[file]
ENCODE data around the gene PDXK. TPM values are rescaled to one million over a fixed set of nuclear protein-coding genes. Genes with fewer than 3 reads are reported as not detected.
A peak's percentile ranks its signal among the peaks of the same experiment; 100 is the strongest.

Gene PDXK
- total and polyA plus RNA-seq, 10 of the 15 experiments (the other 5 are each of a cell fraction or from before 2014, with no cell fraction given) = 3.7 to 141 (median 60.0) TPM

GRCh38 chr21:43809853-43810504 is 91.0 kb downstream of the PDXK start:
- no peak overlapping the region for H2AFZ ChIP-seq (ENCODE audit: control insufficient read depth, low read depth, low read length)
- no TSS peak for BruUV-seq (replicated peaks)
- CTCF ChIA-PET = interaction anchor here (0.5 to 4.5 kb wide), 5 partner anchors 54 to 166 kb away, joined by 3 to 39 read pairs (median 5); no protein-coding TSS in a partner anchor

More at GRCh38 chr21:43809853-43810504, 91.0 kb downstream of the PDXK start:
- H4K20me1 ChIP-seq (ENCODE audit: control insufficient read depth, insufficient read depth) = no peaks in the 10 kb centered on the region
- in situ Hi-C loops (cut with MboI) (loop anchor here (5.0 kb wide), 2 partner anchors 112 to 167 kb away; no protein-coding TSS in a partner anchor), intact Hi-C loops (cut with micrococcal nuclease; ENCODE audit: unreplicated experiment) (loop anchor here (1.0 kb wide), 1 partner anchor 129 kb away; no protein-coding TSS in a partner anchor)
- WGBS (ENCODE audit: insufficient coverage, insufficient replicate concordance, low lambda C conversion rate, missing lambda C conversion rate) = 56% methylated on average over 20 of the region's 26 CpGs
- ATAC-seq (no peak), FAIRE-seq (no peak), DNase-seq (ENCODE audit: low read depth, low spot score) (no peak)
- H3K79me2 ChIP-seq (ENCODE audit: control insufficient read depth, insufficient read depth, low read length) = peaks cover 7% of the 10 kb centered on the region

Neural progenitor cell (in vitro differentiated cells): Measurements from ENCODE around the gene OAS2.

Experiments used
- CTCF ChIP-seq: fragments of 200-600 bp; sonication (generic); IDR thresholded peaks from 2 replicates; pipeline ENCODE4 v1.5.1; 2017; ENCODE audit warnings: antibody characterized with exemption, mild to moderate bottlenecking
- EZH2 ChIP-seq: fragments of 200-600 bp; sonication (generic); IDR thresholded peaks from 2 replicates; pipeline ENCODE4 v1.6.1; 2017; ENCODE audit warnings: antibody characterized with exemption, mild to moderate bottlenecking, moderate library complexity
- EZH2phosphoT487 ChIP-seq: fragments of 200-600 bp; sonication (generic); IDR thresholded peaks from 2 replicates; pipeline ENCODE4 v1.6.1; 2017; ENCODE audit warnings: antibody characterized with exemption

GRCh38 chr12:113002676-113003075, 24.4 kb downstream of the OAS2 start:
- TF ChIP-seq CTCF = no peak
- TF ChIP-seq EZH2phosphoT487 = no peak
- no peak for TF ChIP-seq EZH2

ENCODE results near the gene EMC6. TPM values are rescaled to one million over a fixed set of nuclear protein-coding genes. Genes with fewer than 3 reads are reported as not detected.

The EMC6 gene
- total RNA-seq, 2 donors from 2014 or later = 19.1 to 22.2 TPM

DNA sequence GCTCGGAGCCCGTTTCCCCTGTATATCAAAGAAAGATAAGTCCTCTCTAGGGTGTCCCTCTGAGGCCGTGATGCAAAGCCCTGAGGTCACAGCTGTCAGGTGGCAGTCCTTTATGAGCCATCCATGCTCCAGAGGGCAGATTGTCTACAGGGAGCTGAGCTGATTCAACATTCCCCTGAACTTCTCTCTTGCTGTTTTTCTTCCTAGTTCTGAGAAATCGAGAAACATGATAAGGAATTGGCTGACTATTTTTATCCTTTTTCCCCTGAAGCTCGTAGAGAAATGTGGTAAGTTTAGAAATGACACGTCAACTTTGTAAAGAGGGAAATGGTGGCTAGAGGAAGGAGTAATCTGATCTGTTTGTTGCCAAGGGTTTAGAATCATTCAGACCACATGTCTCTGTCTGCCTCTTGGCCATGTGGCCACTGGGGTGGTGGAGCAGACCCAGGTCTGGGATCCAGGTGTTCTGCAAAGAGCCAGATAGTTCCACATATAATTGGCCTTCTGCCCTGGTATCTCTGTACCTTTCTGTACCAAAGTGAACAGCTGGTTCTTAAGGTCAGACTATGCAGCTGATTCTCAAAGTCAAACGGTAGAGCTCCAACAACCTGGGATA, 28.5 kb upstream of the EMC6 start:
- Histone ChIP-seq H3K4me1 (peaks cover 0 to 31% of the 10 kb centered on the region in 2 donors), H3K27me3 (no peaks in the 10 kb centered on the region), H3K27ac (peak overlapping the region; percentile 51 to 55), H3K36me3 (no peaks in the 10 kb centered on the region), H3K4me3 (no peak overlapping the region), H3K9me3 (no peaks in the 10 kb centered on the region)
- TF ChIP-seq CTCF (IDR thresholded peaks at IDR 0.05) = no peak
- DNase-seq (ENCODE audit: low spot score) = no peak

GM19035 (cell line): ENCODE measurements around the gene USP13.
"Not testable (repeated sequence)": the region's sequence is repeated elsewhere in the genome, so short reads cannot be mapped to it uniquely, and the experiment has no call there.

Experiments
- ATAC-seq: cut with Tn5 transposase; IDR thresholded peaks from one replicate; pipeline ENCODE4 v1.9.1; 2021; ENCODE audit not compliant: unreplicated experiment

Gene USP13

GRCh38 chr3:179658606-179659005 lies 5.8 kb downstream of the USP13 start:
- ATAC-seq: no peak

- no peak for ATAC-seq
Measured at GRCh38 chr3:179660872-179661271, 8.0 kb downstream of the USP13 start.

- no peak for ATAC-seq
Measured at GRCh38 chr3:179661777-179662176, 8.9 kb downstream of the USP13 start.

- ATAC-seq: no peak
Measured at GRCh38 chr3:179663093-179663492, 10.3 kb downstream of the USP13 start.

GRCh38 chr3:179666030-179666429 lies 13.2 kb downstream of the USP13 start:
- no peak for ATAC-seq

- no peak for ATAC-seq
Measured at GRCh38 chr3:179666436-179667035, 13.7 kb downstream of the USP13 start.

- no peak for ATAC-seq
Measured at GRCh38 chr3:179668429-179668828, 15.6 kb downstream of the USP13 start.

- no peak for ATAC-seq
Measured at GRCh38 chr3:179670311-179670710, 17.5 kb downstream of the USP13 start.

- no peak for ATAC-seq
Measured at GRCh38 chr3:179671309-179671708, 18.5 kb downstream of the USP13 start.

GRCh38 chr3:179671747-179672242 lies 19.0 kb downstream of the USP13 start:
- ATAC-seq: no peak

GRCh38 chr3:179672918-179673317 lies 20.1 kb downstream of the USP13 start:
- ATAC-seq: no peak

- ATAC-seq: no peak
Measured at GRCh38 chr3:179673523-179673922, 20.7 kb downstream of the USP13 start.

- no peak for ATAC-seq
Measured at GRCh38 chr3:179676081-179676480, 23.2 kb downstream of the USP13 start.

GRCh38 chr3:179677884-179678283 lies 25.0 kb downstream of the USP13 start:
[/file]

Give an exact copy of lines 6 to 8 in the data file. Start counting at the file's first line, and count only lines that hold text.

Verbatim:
- no peak overlapping the region for H2AFZ ChIP-seq (ENCODE audit: control insufficient read depth, low read depth, low read length)
- no TSS peak for BruUV-seq (replicated peaks)
- CTCF ChIA-PET = interaction anchor here (0.5 to 4.5 kb wide), 5 partner anchors 54 to 166 kb away, joined by 3 to 39 read pairs (median 5); no protein-coding TSS in a partner anchor